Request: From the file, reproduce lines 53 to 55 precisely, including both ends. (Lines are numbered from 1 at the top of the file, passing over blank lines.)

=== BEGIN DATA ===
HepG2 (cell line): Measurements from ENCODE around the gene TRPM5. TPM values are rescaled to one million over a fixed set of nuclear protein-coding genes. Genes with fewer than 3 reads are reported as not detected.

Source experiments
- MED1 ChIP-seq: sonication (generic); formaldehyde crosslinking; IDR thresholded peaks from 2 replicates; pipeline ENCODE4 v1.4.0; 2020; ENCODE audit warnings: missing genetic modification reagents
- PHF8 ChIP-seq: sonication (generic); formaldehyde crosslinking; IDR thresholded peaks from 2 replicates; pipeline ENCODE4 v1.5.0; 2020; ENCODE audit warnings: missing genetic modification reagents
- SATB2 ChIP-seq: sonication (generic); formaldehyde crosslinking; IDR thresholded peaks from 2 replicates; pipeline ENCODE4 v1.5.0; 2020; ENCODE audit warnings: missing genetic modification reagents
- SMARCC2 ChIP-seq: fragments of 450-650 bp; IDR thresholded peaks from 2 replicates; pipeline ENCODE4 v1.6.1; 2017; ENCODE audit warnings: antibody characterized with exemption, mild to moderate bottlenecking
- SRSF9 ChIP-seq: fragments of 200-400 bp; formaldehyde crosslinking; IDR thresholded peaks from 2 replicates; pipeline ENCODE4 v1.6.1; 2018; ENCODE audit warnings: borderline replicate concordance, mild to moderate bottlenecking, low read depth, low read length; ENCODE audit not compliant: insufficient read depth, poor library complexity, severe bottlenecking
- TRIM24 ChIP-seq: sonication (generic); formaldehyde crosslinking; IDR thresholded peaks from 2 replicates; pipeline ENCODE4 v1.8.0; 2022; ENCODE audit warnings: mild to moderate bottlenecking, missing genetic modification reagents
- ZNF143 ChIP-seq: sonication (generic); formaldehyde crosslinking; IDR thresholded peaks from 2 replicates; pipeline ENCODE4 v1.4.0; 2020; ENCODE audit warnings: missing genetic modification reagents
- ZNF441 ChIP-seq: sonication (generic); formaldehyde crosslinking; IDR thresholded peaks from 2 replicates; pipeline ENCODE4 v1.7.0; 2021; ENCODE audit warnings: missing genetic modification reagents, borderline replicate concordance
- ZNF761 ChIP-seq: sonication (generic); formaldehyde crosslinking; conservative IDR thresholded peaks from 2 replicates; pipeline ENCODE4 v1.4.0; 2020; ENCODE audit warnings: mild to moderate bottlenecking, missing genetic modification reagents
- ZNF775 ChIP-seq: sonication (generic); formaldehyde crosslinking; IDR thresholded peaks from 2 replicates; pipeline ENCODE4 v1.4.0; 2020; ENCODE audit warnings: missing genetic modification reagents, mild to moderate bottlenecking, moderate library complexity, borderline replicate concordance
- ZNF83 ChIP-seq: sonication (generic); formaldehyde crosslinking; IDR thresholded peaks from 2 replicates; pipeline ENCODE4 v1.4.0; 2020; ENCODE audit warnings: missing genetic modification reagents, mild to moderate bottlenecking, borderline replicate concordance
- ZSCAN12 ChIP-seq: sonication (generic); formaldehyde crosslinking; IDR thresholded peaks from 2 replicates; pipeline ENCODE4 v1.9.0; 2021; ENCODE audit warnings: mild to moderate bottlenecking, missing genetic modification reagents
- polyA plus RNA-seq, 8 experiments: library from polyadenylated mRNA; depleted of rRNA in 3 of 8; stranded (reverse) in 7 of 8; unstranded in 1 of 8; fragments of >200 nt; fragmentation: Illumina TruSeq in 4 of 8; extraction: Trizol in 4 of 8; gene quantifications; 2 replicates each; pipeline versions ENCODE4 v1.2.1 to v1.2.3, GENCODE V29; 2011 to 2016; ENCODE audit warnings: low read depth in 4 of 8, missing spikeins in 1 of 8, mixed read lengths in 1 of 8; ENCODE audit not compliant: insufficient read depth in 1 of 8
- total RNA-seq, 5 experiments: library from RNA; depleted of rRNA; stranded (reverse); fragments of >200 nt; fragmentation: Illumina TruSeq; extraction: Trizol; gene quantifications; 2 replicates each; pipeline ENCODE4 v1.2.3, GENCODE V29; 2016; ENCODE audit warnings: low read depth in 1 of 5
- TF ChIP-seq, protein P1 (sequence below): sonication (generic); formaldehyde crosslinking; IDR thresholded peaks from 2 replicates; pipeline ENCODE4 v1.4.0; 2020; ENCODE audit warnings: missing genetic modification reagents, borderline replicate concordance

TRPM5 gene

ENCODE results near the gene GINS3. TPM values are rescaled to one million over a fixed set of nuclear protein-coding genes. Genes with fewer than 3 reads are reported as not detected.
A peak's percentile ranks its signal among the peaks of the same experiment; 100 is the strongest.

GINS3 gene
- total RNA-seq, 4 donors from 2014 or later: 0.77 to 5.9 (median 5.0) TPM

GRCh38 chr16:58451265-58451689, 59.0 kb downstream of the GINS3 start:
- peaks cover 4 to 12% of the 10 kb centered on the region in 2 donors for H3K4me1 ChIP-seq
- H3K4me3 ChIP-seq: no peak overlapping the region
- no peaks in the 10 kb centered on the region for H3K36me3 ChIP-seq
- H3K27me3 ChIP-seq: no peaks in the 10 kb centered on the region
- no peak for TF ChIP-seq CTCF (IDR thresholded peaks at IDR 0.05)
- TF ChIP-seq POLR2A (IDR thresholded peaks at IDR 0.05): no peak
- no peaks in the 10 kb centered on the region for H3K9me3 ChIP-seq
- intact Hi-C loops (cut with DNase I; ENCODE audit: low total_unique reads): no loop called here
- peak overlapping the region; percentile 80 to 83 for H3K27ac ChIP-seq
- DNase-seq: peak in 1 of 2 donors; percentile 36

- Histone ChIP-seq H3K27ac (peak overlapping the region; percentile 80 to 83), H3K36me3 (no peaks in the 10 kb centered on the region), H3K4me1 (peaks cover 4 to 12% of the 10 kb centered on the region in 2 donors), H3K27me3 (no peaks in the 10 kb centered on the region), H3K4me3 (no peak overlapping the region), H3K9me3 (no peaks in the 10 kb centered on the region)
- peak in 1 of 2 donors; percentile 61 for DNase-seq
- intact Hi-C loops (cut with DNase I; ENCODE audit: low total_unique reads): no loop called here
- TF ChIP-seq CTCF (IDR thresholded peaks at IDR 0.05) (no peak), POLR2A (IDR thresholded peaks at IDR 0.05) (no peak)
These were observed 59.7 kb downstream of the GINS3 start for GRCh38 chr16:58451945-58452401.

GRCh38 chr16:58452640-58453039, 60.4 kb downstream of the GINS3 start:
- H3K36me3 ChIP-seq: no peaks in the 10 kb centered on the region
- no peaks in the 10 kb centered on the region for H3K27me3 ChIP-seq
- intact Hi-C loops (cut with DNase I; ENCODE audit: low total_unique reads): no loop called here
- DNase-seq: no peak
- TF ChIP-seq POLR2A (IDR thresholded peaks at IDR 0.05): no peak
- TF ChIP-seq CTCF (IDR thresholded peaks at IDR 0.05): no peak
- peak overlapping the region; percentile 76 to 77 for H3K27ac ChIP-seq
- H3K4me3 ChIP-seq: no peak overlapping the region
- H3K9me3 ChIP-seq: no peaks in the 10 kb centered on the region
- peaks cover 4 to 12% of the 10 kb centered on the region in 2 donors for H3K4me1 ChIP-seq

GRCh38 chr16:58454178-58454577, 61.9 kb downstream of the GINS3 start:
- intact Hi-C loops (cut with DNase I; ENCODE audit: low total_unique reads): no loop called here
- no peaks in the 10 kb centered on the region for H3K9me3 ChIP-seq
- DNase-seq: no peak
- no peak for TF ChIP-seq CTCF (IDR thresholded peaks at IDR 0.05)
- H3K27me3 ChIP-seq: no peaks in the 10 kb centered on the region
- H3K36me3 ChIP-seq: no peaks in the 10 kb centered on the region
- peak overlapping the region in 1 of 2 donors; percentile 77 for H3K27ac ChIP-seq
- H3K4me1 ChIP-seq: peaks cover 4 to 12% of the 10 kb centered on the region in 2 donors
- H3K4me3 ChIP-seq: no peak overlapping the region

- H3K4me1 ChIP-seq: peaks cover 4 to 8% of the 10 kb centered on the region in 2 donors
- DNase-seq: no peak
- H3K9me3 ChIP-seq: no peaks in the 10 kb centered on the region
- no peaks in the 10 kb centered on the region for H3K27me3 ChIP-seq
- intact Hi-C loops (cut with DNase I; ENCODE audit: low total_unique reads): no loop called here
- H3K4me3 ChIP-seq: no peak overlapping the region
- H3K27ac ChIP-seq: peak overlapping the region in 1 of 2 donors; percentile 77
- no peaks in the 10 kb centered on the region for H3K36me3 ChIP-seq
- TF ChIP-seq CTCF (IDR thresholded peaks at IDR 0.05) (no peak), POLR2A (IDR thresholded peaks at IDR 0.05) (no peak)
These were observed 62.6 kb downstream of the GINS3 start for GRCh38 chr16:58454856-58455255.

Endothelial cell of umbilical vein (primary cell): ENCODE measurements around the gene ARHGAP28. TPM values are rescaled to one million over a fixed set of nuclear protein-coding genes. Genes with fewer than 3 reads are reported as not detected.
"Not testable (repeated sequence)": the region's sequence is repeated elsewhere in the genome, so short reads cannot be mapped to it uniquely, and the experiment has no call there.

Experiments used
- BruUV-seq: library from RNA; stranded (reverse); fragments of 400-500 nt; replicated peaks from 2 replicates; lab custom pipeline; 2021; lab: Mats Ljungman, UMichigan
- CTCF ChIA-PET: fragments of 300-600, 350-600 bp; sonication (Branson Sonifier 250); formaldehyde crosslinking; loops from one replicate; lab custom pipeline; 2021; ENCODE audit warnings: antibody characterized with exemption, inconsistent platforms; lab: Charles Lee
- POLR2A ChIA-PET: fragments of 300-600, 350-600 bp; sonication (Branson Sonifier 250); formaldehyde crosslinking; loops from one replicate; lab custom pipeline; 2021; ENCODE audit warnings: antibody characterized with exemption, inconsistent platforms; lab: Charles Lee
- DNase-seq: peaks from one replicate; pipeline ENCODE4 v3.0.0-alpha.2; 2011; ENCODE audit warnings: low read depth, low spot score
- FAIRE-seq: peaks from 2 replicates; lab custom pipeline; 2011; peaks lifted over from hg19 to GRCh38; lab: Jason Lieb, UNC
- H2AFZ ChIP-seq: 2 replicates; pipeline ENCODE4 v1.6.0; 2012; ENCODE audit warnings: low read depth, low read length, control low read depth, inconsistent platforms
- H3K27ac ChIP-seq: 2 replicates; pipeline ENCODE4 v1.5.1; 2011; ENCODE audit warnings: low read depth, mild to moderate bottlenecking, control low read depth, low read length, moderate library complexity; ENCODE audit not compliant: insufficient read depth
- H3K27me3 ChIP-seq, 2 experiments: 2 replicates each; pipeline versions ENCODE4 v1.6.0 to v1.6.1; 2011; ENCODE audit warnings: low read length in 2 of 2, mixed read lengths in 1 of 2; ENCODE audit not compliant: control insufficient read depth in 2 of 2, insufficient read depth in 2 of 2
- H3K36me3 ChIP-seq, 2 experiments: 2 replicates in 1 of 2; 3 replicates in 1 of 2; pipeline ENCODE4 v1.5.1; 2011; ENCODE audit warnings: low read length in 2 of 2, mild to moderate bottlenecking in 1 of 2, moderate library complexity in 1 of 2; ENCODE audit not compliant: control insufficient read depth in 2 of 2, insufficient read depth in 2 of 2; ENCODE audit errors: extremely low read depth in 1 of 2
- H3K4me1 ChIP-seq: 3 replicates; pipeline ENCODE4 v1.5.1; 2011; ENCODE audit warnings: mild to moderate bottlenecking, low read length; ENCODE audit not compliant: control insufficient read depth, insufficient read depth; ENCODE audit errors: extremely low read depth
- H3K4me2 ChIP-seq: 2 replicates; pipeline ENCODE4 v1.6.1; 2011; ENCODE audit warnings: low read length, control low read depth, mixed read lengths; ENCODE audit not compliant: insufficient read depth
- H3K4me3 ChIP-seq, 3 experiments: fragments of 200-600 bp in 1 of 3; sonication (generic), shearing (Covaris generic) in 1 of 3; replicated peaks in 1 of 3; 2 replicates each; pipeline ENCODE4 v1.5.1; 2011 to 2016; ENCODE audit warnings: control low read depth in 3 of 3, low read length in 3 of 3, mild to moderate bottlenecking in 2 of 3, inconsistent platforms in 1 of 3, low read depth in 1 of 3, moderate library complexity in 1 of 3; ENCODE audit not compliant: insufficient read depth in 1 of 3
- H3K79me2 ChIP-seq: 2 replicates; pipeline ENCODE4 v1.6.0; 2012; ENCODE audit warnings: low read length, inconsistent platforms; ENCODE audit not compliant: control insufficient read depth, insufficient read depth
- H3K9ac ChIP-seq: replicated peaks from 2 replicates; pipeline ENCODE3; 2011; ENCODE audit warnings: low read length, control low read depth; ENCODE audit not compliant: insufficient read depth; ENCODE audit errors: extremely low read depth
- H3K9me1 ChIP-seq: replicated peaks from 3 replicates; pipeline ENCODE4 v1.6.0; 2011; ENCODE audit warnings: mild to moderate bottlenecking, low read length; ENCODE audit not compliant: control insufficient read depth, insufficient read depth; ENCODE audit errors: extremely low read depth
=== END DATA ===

- DNase-seq: no peak
- no peak for TF ChIP-seq CTCF (IDR thresholded peaks at IDR 0.05)
- H3K27me3 ChIP-seq: no peaks in the 10 kb centered on the region